Brian Moorman. In 2010, I listed Moorman under the good a few times, particularly when the Bills laid an egg. Moorman was a way to get three things in this category. On Sunday, Moorman was back to his old, dominant self. When he is, he's a weapon for the Bills. Moorman averaged 51.6 yards gross with a 43 yard net, including a 65-yard punt. Had Justin Rogers not given up on a play, he might have pinned the Bengals inside the five. On a day where field position mattered, Moorman did his job. At the moment, Moorman is tenth in the league in net punting. Considering five of the punters ahead of him play inside or in good weather, and don't have to deal with swirling winds in Buffalo, I'd say Moorman is playing much better than last year.
First Half Defense. If Buffalo can play defense all year like they did in the first half of the Cincinnati game, this team will play into January. Granted, Dalton is a rookie, but he's smart and played in an offense at TCU where he made pro style reads for a few years. He's ahead of the curve. Jermaine Gresham is a weapon, and Green has been very good. Cedric Benson and the Bengals running game is nothing to scoff at, either. Buffalo got pressure on Dalton, stuffed the running game, and scored two defensive touchdowns (the first nullified upon review). Dareus looked unblockable, and the defense swarmed to the football. If Gailey and Edwards need to show the defense how to play, look at this half.
Safety Play. Jairus Byrd, George Wilson and Bryan Scott won't be included in any polls asking for the NFL's best safety corps. They should be, though. Byrd hasn't intercepted a pass this year, but he hasn't been thrown at a lot either. Losing Donte Whitner caused some concern about tackling in the secondary, but Byrd has erased those concerns, becoming a sure tackler for the Bills. Wilson is doing everything that Whitner was doing, and he's intercepting the football. Scott is Buffalo's swiss-army knife. He covers tight ends and backs, he plays linebacker, he blitzes, he plays deep coverage, and more. Buffalo is getting a lot of production from a mostly unheralded group.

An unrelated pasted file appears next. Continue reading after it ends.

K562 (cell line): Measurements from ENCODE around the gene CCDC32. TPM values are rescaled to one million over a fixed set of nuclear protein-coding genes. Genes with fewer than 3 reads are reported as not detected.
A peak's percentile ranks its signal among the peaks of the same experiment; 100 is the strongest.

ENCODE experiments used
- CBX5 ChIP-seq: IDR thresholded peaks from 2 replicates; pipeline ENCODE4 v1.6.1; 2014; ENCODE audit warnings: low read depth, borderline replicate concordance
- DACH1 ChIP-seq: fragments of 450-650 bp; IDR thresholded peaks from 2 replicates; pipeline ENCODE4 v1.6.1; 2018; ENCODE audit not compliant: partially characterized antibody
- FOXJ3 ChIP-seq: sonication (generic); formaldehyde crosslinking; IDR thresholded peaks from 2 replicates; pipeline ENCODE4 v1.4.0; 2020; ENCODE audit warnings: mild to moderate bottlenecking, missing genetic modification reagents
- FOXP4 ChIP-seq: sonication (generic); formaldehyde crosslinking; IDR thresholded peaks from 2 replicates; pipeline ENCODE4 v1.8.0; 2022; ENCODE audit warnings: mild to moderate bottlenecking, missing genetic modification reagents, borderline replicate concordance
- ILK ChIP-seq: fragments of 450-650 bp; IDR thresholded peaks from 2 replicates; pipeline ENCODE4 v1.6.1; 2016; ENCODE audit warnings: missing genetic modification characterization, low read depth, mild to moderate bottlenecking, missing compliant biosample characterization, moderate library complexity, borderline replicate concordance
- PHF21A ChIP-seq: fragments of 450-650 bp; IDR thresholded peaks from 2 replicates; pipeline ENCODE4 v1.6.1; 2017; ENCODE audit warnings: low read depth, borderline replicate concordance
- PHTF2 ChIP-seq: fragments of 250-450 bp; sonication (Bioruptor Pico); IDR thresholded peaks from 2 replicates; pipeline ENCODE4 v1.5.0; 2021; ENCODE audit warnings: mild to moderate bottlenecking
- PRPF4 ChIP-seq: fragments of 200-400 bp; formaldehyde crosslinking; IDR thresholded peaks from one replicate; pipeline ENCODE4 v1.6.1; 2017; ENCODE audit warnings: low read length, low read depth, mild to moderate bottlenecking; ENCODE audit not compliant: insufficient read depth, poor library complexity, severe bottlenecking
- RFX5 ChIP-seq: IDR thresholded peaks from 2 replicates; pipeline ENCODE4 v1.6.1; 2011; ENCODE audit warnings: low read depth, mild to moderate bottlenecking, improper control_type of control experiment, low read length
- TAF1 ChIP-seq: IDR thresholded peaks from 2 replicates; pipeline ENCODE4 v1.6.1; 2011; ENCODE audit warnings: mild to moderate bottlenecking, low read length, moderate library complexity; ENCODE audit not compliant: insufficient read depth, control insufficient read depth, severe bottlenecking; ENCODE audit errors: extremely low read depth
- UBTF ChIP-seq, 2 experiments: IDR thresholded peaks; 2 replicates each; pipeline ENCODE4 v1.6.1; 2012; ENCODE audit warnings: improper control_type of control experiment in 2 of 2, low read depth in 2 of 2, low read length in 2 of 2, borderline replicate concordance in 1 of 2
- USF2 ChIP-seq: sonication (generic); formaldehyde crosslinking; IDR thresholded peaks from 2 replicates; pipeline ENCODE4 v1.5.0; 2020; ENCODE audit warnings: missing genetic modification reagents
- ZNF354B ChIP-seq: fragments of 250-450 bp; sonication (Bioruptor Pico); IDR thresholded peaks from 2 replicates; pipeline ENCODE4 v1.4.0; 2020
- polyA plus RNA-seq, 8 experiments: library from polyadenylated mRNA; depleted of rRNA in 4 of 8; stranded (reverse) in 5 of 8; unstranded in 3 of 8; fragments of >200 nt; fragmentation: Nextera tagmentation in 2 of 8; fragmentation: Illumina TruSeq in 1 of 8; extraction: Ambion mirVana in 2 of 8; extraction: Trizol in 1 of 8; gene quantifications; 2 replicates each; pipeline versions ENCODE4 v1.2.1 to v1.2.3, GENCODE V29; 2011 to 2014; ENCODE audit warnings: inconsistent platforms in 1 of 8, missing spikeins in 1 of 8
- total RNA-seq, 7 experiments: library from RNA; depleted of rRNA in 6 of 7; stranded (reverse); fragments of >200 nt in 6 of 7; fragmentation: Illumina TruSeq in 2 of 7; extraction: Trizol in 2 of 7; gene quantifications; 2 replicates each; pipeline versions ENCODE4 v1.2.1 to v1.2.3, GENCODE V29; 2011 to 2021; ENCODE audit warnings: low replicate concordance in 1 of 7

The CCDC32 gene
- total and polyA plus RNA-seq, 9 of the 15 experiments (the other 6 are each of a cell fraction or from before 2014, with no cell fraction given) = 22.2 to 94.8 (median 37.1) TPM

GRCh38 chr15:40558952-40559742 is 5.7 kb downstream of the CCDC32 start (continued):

Bills fans shouldn't read too much into this loss. Aside from the edge pass rush, Buffalo's issues can be fixed fairly easily. If Gailey calls more screens and Fitzpatrick converts more on third down, Buffalo scores more than 20 points. If the defense keeps up the intensity and focus, Cincinnati doesn't score 23. The definition of a trap game is a game where the better team loses focus and plays down to their opponent; Buffalo executed the trap game well.
Pay attention to Buffalo's reaction this week. It's already started. Buffalo isn't acting like the sick man of the NFL, who was just lucky to be in the game. They are acting like a good team that knows it played down. That's an attitude adjustment from previous seasons. It's needed, because Buffalo is entering a tough part of their schedule. Sandwiched around a bye, Buffalo plays the NFC East and the Jets over the next five games. The Giants are tough defensively, and like the Redskins are 3-1. The Cowboys are Jekyll-and-Hyde, but play Buffalo in Dallas. The Jets crushed Buffalo twice last year.
It all starts Sunday, October 9 at 1PM as the Bills host the redemption-seeking Philadelphia Eagles.